Even amid all the positive news, the Valencian government hasn’t asked for the region to pass to Phase Three on 8 June, as many other parts of the country are doing. Instead we will wait until at least 15 June.
ALSO READ: Lifting of lockdown in Spain – full details of all phases for all regions.
Shopping centres re-open
While small shops have been open for a couple of weeks, shopping centres only opened on Monday. In our local shopping centre, El Osito in La Pobla de Vallbona, we had to queue up to have our hands sprayed and be given gloves before entering Carrefour.
Smaller shops each had signage to indicate which way shoppers had to go, maximum numbers of people – and, of course, hand sanitisers at every turn. Shop assistants said there had been a steady flow of customers since they re-opened.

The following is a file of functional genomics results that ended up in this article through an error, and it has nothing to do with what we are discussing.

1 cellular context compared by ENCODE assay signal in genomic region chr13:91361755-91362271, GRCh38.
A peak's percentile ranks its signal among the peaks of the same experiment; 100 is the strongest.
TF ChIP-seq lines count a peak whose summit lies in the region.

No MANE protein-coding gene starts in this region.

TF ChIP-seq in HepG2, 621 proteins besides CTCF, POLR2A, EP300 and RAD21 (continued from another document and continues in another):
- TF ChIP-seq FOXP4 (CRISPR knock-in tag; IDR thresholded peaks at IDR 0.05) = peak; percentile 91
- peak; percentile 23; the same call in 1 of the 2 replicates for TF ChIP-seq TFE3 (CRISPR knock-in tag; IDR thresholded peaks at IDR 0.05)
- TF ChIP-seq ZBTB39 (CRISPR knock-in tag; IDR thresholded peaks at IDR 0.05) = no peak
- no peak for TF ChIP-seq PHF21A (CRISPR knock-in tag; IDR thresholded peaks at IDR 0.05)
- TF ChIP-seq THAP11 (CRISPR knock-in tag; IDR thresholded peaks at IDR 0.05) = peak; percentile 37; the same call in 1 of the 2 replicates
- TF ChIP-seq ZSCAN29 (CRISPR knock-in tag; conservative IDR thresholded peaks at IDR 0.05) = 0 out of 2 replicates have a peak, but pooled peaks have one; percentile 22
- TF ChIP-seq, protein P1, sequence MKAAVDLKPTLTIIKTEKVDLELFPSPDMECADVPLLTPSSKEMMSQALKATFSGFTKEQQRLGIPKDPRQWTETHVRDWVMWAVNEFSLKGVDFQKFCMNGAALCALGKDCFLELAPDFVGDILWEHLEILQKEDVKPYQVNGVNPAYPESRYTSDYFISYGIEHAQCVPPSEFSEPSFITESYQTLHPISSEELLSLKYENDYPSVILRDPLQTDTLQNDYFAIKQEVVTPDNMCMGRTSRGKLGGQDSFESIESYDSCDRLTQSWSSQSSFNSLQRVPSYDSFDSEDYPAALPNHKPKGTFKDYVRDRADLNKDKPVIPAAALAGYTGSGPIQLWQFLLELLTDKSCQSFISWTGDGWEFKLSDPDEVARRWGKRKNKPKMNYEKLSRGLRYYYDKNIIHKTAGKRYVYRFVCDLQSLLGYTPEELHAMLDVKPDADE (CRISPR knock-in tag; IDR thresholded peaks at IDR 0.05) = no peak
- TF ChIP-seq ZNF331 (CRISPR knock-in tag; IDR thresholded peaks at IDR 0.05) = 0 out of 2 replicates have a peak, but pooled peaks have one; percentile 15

In our town of l’Eliana, people are generally wearing face masks when out and about or shopping, as well as politely waiting outside small shops until they are allowed in.
I’d run out of elastic to make face masks, so one of my first outings was to the haberdashers where I started wandering around, waiting to be served. I was politely asked to wait within a marked square metre in order to maintain social distance from the other customer. Needless to say, they’d sold out of 5mm elastic, except for a few bits in unwanted colours. I opted for a grey-ish pink and a marigold yellow. We’ll certainly have cheery face masks.
Some beaches along the Valencian coast have opened to visitors this week, amid strict rules of social distancing and limits on numbers.
In an attempt to control how many people are on the beach at any one time, Ximo Puig announced this week that the regional government would be hiring 1,000 young people to help.